A new campaign to end a surcharge for alternative milks is being embraced by local coffee shops, chains, and consumers clamoring for the change.
World of Vegan, a business created by vegan chef and animal advocate Michelle Cehn, launched its first-ever campaign and petition urging Starbucks and other shops to make alternative milks the “free” default for coffee drinkers.
Currently, customers who request alternatives to cow’s milk — such as soy, almond, oat, hemp, or coconut milk — typically will be charged anywhere from $0.50 to $1.00 extra.
That surcharge started when plant milks weren’t widely available but has since become outdated, World of Vegan said.
“Plant-based milk is now more accessible than ever, price-competitive, and unanimously considered the more sustainable and ethical milk option,” the organization wrote on its website. “If anything, coffee shops should be charging a fee for cow’s milk and offering plant-milk as the default.”
A number of businesses — including Caribou Coffee, Blue Bottle Coffee, Stumptown Coffee Roasters, and Pachamama Coffee Cooperative – already have agreed to nix the surcharge in some capacity, whether for loyal customers or as part of a “Dairy-Free Week.” World of Vegan’s campaign also has caught the interest of coffee shops in Las Vegas, California, Boston, New York City, and Berlin, Germany.
“We’re seeing a lot more success reaching small businesses and offering them resources and support to innovate,” World of Vegan told Lady Freethinker.
The request aims to encourage consumers to make choices that are more compassionate for animals and the environment. Mother cows used for dairy are forcibly and repeatedly artificially inseminated using equipment the agriculture industry refers to as a “rape rack,” separated from their calves within a few agonizing hours or days, bred and fed to produce nearly three times the amount of milk they’d naturally produce, and then are sent to slaughter when they are “used up” as adolescents — typically at between four and seven years old.
Dairy production also is a leading cause of freshwater usage and greenhouse gas emissions worldwide.
But the initiative also highlights research cited by a growing number of health, sustainability, and vegan advocates and organizations that the surcharge constitutes “dietary racism.”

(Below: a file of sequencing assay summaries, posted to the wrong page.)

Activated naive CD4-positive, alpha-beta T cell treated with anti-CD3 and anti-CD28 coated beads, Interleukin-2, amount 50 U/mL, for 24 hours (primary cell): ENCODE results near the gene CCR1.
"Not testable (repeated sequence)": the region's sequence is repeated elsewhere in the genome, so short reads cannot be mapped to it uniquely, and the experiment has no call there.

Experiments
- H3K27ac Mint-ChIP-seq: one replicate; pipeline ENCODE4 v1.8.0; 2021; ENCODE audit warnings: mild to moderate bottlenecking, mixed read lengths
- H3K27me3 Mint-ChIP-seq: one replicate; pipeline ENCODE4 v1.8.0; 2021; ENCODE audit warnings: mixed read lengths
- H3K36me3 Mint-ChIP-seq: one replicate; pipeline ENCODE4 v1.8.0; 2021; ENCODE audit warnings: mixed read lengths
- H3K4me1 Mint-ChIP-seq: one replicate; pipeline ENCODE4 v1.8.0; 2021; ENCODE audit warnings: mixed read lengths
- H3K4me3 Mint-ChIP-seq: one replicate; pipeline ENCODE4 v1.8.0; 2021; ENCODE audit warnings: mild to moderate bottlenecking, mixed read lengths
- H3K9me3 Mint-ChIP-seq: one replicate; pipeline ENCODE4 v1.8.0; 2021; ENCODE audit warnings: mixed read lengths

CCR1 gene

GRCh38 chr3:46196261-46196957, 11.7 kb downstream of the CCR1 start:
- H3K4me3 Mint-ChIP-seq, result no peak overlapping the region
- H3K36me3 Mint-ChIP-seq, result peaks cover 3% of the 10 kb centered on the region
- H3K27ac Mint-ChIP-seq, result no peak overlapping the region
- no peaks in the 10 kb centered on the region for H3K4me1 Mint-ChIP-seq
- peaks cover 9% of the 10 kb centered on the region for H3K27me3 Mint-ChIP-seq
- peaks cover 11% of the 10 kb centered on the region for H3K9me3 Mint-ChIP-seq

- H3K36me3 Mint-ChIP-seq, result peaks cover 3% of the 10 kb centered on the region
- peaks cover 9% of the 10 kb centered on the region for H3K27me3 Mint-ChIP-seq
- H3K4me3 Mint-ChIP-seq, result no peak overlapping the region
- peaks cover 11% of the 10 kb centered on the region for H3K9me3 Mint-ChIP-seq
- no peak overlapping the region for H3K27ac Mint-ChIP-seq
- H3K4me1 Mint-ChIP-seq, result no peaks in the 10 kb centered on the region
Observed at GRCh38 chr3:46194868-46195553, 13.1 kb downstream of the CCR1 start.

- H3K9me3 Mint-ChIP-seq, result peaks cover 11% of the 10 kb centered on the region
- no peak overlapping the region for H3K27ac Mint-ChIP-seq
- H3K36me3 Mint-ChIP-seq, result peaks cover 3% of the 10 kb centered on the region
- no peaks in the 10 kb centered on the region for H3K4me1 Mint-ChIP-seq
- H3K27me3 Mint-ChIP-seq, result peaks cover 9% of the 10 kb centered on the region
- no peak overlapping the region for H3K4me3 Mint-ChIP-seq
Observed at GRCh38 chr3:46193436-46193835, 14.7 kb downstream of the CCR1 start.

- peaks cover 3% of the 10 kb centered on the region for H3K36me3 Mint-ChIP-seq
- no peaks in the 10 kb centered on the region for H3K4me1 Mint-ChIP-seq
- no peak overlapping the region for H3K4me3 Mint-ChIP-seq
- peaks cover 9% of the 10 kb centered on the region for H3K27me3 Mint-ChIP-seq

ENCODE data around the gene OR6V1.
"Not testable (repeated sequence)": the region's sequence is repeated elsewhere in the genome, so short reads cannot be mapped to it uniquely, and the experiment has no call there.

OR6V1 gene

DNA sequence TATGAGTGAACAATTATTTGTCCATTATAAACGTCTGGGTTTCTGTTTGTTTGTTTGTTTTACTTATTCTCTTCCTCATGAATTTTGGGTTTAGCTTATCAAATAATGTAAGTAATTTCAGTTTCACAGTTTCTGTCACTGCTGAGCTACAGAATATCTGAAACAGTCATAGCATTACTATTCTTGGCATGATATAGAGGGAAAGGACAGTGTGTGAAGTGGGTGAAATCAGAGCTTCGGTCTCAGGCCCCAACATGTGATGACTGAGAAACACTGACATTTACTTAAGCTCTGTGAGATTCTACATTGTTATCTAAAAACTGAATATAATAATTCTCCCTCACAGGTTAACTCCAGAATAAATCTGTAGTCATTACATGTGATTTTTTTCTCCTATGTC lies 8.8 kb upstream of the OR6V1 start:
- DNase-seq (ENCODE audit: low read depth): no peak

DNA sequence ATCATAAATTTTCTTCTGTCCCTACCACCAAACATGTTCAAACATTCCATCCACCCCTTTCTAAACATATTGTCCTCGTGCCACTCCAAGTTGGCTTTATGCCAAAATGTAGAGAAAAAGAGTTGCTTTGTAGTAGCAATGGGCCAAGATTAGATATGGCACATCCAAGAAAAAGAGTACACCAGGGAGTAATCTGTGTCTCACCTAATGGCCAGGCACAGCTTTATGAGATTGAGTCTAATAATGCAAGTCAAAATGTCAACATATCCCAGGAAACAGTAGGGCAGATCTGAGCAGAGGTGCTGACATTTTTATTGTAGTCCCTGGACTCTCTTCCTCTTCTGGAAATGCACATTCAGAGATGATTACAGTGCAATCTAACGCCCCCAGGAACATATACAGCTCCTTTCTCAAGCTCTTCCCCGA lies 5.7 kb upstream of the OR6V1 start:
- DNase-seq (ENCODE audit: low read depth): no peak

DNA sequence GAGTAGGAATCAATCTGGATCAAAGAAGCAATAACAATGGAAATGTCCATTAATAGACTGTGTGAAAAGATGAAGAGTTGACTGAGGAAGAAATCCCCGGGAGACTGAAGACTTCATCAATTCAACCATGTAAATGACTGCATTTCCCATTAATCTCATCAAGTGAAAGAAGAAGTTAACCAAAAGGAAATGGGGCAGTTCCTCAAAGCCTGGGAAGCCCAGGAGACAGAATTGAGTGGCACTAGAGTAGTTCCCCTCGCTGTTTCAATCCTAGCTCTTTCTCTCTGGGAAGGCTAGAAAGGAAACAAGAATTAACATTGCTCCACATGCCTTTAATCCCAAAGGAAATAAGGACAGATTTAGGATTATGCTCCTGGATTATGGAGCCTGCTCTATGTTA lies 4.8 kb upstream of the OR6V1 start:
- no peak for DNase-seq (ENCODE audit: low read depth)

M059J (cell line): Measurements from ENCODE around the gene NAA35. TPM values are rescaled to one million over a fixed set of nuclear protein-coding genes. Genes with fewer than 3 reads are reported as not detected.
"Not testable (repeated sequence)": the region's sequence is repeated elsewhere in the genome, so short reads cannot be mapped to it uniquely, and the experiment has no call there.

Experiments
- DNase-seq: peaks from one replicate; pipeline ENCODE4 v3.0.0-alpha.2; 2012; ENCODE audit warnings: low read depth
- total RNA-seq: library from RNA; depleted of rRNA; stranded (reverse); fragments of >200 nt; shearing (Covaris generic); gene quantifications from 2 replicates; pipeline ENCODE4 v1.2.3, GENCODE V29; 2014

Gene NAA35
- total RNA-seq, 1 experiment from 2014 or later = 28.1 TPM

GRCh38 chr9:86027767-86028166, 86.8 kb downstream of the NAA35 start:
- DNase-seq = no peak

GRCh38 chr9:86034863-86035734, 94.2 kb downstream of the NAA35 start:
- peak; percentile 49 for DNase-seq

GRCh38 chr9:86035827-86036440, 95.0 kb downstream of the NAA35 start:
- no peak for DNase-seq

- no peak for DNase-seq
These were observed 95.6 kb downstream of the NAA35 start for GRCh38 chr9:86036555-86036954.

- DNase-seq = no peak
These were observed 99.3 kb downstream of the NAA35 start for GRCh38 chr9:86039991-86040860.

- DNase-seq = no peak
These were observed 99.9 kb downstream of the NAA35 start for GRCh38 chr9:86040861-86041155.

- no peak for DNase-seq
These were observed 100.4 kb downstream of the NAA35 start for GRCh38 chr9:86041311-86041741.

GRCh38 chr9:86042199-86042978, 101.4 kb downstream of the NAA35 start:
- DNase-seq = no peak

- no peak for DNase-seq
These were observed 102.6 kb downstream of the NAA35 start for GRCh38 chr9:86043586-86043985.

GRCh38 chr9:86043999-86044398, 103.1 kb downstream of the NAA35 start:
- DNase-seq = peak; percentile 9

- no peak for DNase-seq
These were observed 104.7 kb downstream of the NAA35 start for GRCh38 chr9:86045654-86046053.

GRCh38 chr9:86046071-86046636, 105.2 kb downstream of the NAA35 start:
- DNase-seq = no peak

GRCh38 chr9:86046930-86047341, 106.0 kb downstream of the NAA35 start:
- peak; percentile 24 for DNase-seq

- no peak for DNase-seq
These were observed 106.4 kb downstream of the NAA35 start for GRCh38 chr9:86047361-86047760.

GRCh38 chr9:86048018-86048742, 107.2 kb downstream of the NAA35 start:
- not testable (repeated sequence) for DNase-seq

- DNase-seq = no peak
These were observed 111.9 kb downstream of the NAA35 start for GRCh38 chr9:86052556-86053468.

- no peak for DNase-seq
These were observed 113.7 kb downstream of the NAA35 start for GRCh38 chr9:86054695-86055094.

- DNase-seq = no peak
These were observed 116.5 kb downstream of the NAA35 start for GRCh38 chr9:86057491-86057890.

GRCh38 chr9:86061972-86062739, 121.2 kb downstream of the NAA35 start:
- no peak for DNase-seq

World of Vegan defines dietary racism as “ an unjust fee assessed to those with the nutritional, health, religious, cultural, moral or otherwise common sense objection to consuming animal byproducts.”
About 68 percent of the world’s population is lactose intolerant, meaning the body has an inability to process lactose, commonly found in milk and dairy products, with side effects ranging from nausea and bloating to diarrhea and pain, according to the National Institutes of Health.
Lactose intolerance also disproportionately affects minorities — particularly Black, Hispanic, Asian, and American Indian communities.
Offering alternative milks that are widely available at no additional cost makes a consumer’s experience more inclusive, World of Vegan said.
The campaign includes letter templates you can personalize and present to major corporations or your own local coffee shops, as well as a petition asking Starbucks — which has ended the surcharge in countries including the United Kingdom, France, China, India, and Germany — to also end the allegedly unjust fee in the United States.
An audit of Starbucks’ operations, conducted by sustainability consultant Quantis and the World Wildlife Fund, determined that the company had emitted 16 million metric tons of greenhouse gas emissions and used one billion cubic meters of water in 2018 alone and that adding dairy-based whipped cream to millions of drinks produced more greenhouse gas emissions than the company’s private jet, according to the audit and news reports.
Starbucks, as early as 2020, announced plans to expand plant-based options and shift consumers away from dairy products to help cut its enormous greenhouse gas emissions and water usage. The announcement included goals to “expand plant-based options, migrating toward a more environmentally friendly menu” and to “innovate to develop more eco-friendly stores, operations, manufacturing and delivery.”
While many of the stores contain marketing encouraging customers to try an alternative milk, the company has refused to remove the corresponding surcharge.
“Continuing to make dairy milk the free default while non-dairy options cost an additional fee is inconsistent with the hypothetical ideal of inclusivity that Starbucks claims it provides to customers,” the World of Vegan petition states in part. “By making cow’s milk the default option, Starbucks is encouraging more unnecessary harm to our planet and to the animals we share with it.”
Starbucks did not respond to media inquiries.
To learn more about World of Vegan, check out their vegan-friendly resources (including recipes for making your own vegan butter, cheeses, or milk), and to sign the petition asking Starbucks to end the alt-milk surcharge, please visit their website here.